Dick Cheney Asks To Be Prosecuted For Violation of Federal Law

Many people have already pointed out that Dick Cheney’s discussion of his role in promoting water boarding on Sunday is essentially a confession to war crimes. Scott Horton questions if he wants to be prosecuted:

“I was a big supporter of waterboarding,” Cheney said in an appearance on ABC’s This Week on Sunday. He went on to explain that Justice Department lawyers had been instructed to write legal opinions to cover the use of this and other torture techniques after the White House had settled on them.

Section 2340A of the federal criminal code makes it an offense to torture or to conspire to torture. Violators are subject to jail terms or to death in appropriate cases, as where death results from the application of torture techniques. Prosecutors have argued that a criminal investigation into torture undertaken with the direction of the Bush White House would raise complex legal issues, and proof would be difficult. But what about cases in which an instigator openly and notoriously brags about his role in torture? Cheney told Jonathan Karl that he used his position within the National Security Council to advocate for the use of waterboarding and other torture techniques. Former CIA agent John Kiriakou and others have confirmed that when waterboarding was administered, it was only after receiving NSC clearance. Hence, Cheney was not speaking hypothetically but admitting his involvement in the process that led to decisions to waterboard in at least three cases.

What prosecutor can look away when a perpetrator mocks the law itself and revels in his role in violating it? Such cases cry out for prosecution. Dick Cheney wants to be prosecuted. And prosecutors should give him what he wants.

Whether or not Cheney wants to be prosecuted, he should be tried for his violation of the law. If the actions he described on television are allowed to go unpunished there is no reason for any future president or vice-president to fear repeating Dick Cheney’s crimes.


  1. 1
    Joaquin says:

    “Whether or not Cheney wants to be prosecuted, he should be tried for his violation of the law.”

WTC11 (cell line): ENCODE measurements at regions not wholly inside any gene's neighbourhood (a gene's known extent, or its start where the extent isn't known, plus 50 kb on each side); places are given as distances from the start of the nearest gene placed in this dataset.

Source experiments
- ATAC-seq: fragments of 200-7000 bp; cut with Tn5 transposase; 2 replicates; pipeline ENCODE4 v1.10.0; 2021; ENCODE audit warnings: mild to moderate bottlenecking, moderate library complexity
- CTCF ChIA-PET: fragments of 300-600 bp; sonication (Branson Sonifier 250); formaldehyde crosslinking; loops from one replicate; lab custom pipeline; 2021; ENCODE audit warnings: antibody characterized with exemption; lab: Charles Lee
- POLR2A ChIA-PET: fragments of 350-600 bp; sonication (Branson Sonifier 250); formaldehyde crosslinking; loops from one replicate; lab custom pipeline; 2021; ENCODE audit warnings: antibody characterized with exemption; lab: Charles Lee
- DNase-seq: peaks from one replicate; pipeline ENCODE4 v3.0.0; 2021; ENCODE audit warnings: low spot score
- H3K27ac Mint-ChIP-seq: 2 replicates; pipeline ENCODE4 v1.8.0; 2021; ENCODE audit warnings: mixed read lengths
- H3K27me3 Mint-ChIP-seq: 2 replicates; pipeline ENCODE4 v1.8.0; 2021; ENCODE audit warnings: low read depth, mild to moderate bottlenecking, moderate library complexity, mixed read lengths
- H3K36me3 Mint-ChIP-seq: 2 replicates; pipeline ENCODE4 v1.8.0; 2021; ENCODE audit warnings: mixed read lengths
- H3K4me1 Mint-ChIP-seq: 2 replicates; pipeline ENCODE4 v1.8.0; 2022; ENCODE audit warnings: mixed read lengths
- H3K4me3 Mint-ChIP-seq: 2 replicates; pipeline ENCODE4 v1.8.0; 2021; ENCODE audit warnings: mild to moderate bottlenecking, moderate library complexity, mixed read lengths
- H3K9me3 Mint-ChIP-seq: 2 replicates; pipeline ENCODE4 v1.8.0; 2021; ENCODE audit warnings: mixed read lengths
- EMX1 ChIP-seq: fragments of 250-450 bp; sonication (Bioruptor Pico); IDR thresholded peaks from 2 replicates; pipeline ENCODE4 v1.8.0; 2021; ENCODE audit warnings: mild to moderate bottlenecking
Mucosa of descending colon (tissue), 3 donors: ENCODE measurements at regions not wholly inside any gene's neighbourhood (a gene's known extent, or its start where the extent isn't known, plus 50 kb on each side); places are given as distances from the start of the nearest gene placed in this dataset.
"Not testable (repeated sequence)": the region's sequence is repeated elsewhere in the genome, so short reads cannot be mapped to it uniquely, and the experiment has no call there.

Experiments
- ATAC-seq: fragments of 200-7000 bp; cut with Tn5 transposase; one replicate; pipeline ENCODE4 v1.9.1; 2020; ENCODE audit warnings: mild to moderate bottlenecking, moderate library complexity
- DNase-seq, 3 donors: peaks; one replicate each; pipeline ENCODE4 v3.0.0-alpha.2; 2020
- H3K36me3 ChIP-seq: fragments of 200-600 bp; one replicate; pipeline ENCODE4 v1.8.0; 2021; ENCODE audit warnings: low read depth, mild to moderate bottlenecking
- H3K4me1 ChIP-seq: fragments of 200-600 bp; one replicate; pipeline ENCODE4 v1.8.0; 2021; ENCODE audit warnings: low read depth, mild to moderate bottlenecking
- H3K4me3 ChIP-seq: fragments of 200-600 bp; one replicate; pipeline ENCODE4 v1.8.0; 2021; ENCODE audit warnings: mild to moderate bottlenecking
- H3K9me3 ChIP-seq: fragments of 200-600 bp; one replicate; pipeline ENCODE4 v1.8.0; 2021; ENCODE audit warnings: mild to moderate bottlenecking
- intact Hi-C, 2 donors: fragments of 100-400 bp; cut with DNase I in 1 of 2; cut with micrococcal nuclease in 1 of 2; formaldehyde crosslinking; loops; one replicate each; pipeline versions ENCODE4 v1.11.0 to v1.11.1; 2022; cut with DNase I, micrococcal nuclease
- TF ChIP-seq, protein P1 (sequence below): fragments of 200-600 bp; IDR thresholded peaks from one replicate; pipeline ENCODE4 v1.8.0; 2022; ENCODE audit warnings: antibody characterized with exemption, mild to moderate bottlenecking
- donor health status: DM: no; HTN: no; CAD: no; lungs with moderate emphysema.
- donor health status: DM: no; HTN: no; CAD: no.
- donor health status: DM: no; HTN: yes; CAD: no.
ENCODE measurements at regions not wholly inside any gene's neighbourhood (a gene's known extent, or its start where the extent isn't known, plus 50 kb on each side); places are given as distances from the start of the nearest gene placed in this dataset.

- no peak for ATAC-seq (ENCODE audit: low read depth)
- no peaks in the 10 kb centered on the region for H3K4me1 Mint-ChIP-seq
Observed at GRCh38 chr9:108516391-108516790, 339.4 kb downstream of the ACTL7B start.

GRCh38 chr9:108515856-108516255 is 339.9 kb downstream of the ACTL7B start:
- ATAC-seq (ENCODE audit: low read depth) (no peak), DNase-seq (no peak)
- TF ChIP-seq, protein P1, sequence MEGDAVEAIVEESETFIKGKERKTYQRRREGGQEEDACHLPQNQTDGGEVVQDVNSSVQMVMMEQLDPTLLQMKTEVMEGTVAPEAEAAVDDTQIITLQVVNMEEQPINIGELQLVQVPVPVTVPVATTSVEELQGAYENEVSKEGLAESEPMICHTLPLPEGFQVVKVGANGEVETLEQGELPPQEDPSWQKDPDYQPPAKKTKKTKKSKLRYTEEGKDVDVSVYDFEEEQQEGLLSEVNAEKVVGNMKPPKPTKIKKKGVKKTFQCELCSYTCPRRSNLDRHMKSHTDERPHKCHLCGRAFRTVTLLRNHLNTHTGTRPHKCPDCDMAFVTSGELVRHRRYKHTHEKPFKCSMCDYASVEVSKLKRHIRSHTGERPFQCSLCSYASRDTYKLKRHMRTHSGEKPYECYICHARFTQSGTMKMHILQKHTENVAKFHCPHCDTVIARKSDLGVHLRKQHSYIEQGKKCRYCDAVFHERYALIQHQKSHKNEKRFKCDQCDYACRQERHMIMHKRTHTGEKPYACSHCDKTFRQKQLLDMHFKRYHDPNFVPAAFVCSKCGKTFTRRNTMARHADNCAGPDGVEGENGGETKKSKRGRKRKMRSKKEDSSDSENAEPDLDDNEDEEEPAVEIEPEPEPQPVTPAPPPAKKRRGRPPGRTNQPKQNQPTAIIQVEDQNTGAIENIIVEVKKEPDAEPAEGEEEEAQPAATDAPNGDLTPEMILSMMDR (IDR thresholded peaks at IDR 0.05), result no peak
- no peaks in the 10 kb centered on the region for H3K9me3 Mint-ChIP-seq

And what law might that be?

  2. 2
    Ron Chusid says:

    Read the post. Cheney has admitted to violating Section 2340A of the federal criminal code.

  3. 3
    Joaquin says:

    No, he said he supported, much like you may support jay-walking, or I support smoking pot.

  4. 4
    Ron Chusid says:

    No, we went beyond saying he supported it. He has outlined how his actions promoted the use of water boarding in at least three cases.

  5. 5
    Joaquin says:

    I’ll grab a comfortable chair, and  sit back and wait for you to provide the “outline” you speak of.

  6. 6
    Ron Chusid says:

    Cheney already did this. He is intentionally daring Holder to take action. Cheney is probably right that Holder will not but I would love to see him call his bluff.

  7. 7
    Brent says:

    Let him sit back and stay out of everyone’s hair. Why are wingnuts unable to read and follow links on their own?

  8. 8
    Ron Chusid says:


    The short answer often seems to be no. I can’t tell you how often I’ve led those on the far right by the hand even more than here to information and their blinders still keep them from seeing it.

    Actually the problem isn’t only those on the far right. The problems is with extremists from both sides. I don’t know if you have followed the rather long discussion of this post on Facebook. There’s also the problem of people on the left who scream that any American president (or ranking official) involved in war is essentially a war criminal. We need to make the distinction in the cases of Dick Cheney who has admitted to involvement in specific acts which violate a specific article of the criminal code and for which there is precedent for prosecution.

  9. 9
    Ron Chusid says:

    I should backtrack slightly.  In admitting his role in ordering what opinions would be given Cheney negated the usual Bush administration defense of blaming the violations of law on third party legal opinions. Many of us observing believe that Cheney was essentially daring Holder to prosecute but we cannot know for sure what was going on in his mind. It is possible that rather than this being a dare he made an unintentional mistake when he admitted to these violations of the law. Either way he should be prosecuted to reduce the risk of such crimes happening again.

  10. 10
    Brett Robinson says:

    #Cheney confesses to war crimes! http://bit.ly/9NNMAu #p2

  11. 11
    Jim Z. says:

    Perhaps Cheney knows of a teminal illness that he hasn’t revealed yet, and wants his last act to become a sacrificial lamb to his twisted cause.

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